The dresses on “Suits” are not trashy. They tend toward expensive European labels and fine fabrics. Only the tight fit makes them vulgar. Some of the sleeveless shift dresses worn in “Suits” would look fine at an outdoor cocktail party. But consider: How many naked male biceps have you seen in the executive suite?

As a royal family member in the making, Markle is presenting herself in a chic but dignified manner with shoes one can walk in. May she become an example to fashion victims everywhere. The female royals know all about tailored suits.

Follow Froma Harrop on Twitter @FromaHarrop. She can be reached at find out more about Froma Harrop and read features by other Creators writers and cartoonists, visit the Creators webpage at



Start your day with National Memo Newsletter

Know first.

The opinions that matter. Delivered to your inbox every morning

Holocaust Memorial Group Excoriates RFK Jr Over Nazi Anti-Vax Rhetoric

Image via screengrab

Robert F. Kennedy Jr. continued to tarnish his family’s name with a speech at the anti-vaccine rally in Washington, D.C., on Sunday. Kennedy, who is suing Daily Kos over a user post reporting on his participation in an anti-mask rally in Germany that was organized and attended by Nazis, used Sunday’s high-profile (if not especially well-attended) event to … compare vaccination mandates to the Holocaust while spewing out a word salad of conspiracy theories.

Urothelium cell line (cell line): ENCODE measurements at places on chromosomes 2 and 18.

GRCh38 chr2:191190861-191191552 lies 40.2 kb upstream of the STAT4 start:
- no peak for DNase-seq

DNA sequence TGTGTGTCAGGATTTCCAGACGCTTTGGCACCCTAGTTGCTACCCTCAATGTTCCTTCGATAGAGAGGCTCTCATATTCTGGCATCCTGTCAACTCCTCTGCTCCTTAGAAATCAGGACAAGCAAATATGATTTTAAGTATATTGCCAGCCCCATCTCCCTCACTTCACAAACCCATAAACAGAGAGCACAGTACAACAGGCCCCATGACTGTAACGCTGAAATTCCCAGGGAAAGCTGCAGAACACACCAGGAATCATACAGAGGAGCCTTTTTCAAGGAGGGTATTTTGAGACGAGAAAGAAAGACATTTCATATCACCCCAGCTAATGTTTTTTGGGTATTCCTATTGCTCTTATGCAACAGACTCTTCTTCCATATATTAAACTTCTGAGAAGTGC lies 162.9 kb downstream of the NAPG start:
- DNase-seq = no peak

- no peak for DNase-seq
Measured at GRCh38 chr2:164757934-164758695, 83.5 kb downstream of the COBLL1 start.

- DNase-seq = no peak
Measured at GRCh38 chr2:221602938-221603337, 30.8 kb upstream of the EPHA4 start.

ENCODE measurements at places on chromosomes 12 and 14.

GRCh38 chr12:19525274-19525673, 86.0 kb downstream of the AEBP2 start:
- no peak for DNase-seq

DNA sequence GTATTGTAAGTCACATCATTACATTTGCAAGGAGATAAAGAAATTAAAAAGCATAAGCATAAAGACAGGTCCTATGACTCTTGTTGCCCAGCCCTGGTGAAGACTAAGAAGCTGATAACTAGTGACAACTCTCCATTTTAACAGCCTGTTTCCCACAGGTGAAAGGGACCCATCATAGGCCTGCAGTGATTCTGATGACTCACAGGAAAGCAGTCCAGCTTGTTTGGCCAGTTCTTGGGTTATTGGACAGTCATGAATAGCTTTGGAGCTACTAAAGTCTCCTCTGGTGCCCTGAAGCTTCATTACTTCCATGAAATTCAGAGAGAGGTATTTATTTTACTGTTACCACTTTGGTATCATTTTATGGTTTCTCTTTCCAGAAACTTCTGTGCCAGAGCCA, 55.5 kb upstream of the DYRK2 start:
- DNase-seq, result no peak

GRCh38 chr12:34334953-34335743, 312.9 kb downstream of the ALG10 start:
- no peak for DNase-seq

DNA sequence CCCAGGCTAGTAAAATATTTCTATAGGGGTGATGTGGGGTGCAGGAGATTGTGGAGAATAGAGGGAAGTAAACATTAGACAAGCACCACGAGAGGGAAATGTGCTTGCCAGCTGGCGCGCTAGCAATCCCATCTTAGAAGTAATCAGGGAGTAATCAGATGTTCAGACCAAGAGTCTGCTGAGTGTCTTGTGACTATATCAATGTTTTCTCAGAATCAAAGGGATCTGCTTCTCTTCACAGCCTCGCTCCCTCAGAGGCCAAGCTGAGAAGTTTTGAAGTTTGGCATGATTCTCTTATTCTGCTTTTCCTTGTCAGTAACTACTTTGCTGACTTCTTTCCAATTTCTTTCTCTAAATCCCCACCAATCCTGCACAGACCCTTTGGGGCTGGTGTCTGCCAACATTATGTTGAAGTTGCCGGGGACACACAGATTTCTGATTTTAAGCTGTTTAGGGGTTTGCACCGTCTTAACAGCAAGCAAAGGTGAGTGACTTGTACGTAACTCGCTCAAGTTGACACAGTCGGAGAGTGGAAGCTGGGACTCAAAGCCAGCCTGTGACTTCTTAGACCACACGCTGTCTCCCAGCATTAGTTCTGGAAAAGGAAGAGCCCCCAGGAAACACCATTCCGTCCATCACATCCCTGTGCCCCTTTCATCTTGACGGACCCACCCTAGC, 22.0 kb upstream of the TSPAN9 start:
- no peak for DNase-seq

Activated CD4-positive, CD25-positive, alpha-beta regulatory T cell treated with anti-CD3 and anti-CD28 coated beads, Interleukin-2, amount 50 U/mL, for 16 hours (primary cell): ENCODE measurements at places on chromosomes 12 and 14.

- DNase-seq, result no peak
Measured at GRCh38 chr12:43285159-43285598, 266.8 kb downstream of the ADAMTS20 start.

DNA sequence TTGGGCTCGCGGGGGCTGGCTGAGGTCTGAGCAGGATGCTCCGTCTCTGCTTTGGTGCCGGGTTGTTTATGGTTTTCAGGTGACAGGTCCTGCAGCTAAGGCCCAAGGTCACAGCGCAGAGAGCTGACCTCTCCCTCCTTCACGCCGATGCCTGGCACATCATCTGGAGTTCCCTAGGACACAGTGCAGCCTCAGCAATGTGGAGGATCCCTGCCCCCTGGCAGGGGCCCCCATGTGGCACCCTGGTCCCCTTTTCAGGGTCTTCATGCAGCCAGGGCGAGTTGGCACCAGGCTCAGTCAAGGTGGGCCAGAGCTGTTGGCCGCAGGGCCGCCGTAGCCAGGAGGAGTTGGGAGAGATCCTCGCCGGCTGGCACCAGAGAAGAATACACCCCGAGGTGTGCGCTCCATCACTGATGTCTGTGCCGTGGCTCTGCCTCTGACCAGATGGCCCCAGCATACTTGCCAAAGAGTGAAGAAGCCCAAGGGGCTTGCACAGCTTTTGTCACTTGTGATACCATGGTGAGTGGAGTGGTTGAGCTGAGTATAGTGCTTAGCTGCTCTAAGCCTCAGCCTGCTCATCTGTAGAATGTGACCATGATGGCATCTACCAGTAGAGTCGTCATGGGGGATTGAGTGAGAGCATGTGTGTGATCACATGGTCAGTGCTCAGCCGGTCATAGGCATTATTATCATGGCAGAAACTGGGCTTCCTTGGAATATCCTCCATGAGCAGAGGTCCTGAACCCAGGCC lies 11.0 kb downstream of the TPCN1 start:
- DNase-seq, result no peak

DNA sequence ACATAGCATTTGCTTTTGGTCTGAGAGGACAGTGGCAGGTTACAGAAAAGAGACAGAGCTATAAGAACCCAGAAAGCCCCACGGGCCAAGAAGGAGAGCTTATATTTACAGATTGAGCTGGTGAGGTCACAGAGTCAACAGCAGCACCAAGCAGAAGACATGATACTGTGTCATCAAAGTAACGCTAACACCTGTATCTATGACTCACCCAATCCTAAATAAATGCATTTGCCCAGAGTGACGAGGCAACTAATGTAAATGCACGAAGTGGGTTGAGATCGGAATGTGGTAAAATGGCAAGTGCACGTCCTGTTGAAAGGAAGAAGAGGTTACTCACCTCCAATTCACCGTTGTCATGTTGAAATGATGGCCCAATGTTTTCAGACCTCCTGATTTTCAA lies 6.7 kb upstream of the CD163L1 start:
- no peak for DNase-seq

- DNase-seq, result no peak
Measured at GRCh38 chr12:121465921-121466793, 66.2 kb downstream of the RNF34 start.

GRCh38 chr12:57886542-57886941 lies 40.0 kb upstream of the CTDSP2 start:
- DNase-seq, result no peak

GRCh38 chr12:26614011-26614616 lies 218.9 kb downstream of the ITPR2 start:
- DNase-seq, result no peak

“Even in Hitler’s Germany, you could cross the Alps into Switzerland, you could hide in an attic like Anne Frank did. I visited in 1962 East Germany with my father, and met people who had climbed the wall and escaped. So it was possible. Many died [inaudible], but it was possible,” Kennedy said to what The Washington Post described as a crowd that had begun drifting away. “Today, the mechanisms are being put in place that will make it so none of us can run and none of us can hide. Within five years, we’re going to see 415,000 low-orbit satellites. Bill Gates said his 65,000 satellites alone will be able to look at every square-inch of the planet 24 hours a day. They’re putting in 5G to harvest our data and control our behavior. Digital currency that will allow them to punish us from a distance and cut off our food supply.”

Keep reading... Show less

Gregg Popovich with President Barack Obama, left

Image via Wikimedia Commons

The fact that not everyone in Texas is a far-right Republican was evident on Sunday, January 23, when San Antonio Spurs head coach Gregg Popovich was interviewed by reporters and spoke his mind about voting rights — slamming not only Republicans, but also, two centrist Democrats: Sen. Joe Manchin of West Virginia and Sen. Kyrsten Sinema of Arizona.

Before the Spurs’ game against the Philadelphia 76ers — the basketball team known for everyone from Julius Erving, a.k.a. Dr. J., to Allen Iverson — the 72-year-old Popovich told reporters:

Keep reading... Show less
{{ }}